Rebecca looked up at him as blood pounded in her ears from fear and anger. She didn’t want to stay here with him or be part of his plans. But she had nowhere else to go.

“I’ll do what I can,” she said, her voice small.

Frederick nodded, a small smile playing at the corners of his lips. “Good.”

Now, as she approached the house, she saw a man standing next to Uncle Frederick. Rebecca took a deep breath and tried to calm the nerves that flared the moment she saw the two men. She had a sinking feeling in the pit of her stomach, a feeling that had become all too familiar since her uncle arrived after her father’s death.

As she got closer, she noticed that the man was dressed in a fine suit, looking out of place amidst the dust and dirt of the ranch. She recognized him as John Pickett, a wealthy businessman who had recently moved to Pueblo. He was tall, with broad shoulders and an imposing presence.

His hair was dark and neatly styled, and his cold blue eyes seemed to look right through her. He was dressed in a black suit, with a white shirt and a silver tie, which made him look like a businessman, not a rancher. She guessed that he was in his early thirties, and significantly older than her.

“John, I want to thank you for all your support,” Uncle Frederick said, shaking John’s hand. “Without your backing, I wouldn’t stand a chance.”

“Happy to give it, Frederick.”

Her uncle spotted her approaching and beckoned her forward. “Rebecca, this is John Pickett. He’s helping me with my campaign to become mayor of Pueblo,” he said, sounding more excited than ever.

Another stuffy businessman to help him win his campaign. Rebecca forced a smile onto her face. “It is a pleasure to meet you, Mr. Pickett.”

“Let’s all go inside, shall we? Rebecca, bring us some lemonade,” Uncle Frederick said, though his broad smile didn’t reach his eyes.

The kitchen was Rebecca’s domain. It was a large, airy room with a large stone fireplace and a cooking hearth. There was a large wooden table in the center of the room, surrounded by several straight-backed chairs. A large metal pot hung over the fire, always simmering with a stew or soup. The walls were lined with shelves, which were filled with jars of preserved fruits and vegetables, sacks of flour and sugar, and other necessities.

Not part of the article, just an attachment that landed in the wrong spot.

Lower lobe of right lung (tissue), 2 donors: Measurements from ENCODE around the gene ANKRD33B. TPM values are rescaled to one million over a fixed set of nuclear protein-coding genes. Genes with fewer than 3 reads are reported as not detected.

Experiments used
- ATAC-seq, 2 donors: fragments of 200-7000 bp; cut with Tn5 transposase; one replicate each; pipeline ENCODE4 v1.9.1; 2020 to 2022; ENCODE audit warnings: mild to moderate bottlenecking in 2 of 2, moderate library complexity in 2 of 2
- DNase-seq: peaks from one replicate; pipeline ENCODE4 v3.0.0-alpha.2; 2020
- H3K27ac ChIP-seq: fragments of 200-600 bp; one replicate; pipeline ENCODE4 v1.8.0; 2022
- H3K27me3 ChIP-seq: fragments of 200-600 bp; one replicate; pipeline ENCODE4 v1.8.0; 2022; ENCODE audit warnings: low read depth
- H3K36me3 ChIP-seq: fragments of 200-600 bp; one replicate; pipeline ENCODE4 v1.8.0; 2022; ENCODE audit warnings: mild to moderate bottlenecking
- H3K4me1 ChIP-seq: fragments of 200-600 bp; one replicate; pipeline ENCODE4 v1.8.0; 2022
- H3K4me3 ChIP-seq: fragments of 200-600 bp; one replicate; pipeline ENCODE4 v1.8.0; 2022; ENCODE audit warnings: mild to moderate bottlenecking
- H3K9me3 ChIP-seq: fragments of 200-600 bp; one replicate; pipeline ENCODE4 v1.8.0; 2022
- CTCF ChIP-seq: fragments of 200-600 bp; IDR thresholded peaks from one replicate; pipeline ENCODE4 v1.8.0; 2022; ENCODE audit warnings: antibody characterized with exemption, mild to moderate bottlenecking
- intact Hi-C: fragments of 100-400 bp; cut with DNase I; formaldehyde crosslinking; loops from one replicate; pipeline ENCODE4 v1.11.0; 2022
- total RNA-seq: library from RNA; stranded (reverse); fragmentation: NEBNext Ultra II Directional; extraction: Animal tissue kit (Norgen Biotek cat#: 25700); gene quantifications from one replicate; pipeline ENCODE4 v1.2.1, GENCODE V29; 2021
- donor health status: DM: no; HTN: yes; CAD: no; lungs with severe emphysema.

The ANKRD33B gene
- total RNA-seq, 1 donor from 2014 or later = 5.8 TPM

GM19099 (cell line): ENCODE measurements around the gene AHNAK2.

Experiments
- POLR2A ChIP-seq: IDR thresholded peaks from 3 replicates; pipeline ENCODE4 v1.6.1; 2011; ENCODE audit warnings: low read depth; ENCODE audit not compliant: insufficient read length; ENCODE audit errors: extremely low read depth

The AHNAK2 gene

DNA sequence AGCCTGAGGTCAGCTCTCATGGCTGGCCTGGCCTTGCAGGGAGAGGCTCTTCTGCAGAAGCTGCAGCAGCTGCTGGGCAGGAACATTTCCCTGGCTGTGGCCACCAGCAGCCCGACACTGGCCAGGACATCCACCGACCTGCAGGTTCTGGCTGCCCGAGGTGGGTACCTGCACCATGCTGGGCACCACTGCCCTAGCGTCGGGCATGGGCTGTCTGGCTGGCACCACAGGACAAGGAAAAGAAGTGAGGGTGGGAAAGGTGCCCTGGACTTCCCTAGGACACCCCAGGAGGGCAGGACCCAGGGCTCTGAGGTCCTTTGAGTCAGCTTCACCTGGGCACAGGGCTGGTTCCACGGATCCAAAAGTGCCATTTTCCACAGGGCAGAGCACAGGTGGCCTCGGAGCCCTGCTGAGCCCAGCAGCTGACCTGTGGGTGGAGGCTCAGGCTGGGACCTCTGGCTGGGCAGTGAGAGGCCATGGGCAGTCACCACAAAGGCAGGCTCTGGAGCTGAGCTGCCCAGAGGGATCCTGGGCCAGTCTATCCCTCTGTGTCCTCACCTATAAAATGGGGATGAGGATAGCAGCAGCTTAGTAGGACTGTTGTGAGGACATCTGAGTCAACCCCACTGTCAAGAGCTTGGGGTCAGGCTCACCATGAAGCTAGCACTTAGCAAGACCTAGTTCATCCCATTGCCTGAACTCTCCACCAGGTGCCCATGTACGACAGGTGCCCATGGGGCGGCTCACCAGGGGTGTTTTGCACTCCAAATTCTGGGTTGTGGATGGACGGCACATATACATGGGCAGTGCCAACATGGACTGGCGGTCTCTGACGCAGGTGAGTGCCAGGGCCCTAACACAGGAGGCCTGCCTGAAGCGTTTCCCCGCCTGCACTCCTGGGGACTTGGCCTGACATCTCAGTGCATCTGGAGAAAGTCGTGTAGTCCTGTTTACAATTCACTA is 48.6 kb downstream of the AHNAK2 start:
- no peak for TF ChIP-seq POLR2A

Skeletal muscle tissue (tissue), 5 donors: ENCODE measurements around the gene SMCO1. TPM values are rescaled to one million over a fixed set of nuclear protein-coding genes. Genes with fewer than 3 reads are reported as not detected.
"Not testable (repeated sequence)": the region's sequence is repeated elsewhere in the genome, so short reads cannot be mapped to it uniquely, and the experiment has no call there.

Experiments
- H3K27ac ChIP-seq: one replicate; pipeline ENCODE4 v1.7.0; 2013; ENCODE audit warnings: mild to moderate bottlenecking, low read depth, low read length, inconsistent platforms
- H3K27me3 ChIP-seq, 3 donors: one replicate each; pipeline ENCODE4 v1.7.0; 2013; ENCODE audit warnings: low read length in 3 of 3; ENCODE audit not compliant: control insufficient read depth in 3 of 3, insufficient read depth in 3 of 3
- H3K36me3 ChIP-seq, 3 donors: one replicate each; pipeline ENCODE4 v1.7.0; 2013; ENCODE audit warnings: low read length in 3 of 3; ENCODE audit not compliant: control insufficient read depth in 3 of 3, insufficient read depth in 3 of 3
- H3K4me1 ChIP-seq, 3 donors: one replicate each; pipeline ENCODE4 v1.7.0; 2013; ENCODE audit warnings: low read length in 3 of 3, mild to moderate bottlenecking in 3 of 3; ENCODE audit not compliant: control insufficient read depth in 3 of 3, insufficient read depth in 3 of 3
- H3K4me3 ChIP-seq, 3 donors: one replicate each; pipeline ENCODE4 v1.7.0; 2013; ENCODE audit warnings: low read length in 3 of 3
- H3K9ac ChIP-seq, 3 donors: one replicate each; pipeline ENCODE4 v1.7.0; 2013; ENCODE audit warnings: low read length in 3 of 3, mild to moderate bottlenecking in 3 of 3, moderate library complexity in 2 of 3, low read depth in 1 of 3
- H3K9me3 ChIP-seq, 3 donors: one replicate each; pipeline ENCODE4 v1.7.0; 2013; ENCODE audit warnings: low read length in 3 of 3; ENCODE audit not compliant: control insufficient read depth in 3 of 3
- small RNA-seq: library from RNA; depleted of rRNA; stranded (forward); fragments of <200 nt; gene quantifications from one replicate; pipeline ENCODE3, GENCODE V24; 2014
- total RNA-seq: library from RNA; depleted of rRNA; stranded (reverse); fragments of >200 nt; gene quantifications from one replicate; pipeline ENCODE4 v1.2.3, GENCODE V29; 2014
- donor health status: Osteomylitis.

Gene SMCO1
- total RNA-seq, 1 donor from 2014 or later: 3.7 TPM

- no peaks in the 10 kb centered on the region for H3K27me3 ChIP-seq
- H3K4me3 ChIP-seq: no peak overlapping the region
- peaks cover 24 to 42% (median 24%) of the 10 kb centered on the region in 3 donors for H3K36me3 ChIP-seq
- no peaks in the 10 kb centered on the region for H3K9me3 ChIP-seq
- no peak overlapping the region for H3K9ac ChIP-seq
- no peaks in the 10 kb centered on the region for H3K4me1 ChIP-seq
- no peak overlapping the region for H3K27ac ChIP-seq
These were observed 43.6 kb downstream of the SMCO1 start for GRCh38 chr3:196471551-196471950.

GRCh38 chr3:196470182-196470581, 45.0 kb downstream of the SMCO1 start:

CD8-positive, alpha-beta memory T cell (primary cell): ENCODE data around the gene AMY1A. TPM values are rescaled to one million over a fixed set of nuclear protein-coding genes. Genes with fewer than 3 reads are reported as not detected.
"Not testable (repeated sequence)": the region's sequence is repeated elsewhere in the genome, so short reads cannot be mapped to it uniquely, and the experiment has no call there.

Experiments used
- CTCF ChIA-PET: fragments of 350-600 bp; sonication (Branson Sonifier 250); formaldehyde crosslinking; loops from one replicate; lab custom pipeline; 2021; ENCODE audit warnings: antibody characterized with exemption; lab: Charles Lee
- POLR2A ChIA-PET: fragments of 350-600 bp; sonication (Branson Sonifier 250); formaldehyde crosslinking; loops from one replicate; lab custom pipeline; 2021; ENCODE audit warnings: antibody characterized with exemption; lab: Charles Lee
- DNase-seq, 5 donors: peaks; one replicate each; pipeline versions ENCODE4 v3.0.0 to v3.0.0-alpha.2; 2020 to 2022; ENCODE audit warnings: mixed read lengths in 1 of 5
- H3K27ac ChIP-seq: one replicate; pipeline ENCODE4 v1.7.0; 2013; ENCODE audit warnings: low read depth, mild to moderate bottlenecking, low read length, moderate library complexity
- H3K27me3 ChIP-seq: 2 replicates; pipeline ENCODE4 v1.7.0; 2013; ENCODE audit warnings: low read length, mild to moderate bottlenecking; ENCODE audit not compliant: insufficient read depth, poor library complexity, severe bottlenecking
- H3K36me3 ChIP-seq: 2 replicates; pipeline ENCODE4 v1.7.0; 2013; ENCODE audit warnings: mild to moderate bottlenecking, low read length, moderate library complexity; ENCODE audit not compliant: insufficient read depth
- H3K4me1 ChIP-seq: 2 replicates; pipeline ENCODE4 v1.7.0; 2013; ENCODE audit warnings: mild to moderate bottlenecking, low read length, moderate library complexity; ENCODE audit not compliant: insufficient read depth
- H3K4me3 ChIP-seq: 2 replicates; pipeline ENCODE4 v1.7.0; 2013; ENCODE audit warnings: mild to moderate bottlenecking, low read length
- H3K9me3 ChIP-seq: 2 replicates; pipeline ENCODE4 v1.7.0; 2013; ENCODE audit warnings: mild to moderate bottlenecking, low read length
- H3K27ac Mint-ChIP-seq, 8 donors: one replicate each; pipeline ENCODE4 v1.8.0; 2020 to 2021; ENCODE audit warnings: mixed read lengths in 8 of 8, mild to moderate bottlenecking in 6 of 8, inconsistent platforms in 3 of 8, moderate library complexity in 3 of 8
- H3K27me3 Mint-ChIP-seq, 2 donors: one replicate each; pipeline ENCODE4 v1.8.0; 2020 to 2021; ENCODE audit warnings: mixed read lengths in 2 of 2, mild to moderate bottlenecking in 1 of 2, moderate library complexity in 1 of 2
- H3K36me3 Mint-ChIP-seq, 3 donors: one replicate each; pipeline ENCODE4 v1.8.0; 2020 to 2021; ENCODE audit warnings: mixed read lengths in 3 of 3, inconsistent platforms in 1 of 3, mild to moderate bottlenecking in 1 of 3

A large window let in the warm sunshine, and a door led out to the vegetable and herb garden. Rebecca felt comfort in the familiar surroundings, but the nervous flutters in her stomach wouldn’t abate. She busied herself with preparing the lemonade, squeezing fresh lemons into a pitcher, and adding sugar and water.

She tried to ignore the voices of her uncle and John as they spoke in the front parlor, but their deep baritones filled the house and made it impossible for her to tune them out. She listened closely, as if her life depended on it. They were talking about Uncle Frederick’s campaign to become mayor of Pueblo, and Rebecca heard the excitement in John’s voice as he spoke of his plans for the town and his acquisition of ranches in the area.

“So, Frederick, what do you think about my plans for your mayoralty campaign?” John asked, noisily taking a sip of his coffee.

“I think it’s a brilliant idea, John,” Uncle Frederick replied, a hint of admiration in his voice. “With your influence in the town, it’s a sure win.”

“And what about the girl?” John asked. “Will she be a problem?”

Rebecca’s hand stilled as she sliced the lemons. A sudden, tight band squeezed the breath from her lungs. She felt a wave of anger and betrayal as she realized that they were talking about her.

“Not at all,” Uncle Frederick replied. “She’s just a simple girl, and she’ll do as she’s told.”

Rebecca’s jaw tightened at her uncle’s dismissive words. A spark of rebellion ignited within her, and she knew that she couldn’t just stand by and let this happen. She had her own dreams and aspirations, and she wasn’t going to let anyone, especially not her uncle and this stranger, dictate her future.

With a deep breath, Rebecca steeled herself and stepped into the parlor, tray in hand. The parlor, which was the most formal room in the house, had a plush sofa and two high-backed chairs facing each other in the center of the room. A fireplace was on the far wall, surrounded by a mantel carved from dark, polished wood. On the mantel sat a vase of freshly cut wildflowers, adding a pop of color to the otherwise neutral room. The walls were covered with green and cream-colored paper with hints of gold and adorned with paintings of family members long gone.

“Lemonade, gentlemen?” she said with a forced smile, determined to hide her emotions.

“Excellent. Thank you, Rebecca,” Uncle Frederick said. Rebecca turned to leave, but before she could, her uncle stopped her. “Please have a seat. There’s something I need to tell you.”

A chill ran down her spine as she slowly turned to face her uncle. She noticed John’s gaze on her, but she quickly looked away, uncomfortable under his scrutiny. She sat down on the edge of the chair, a knot forming in her stomach.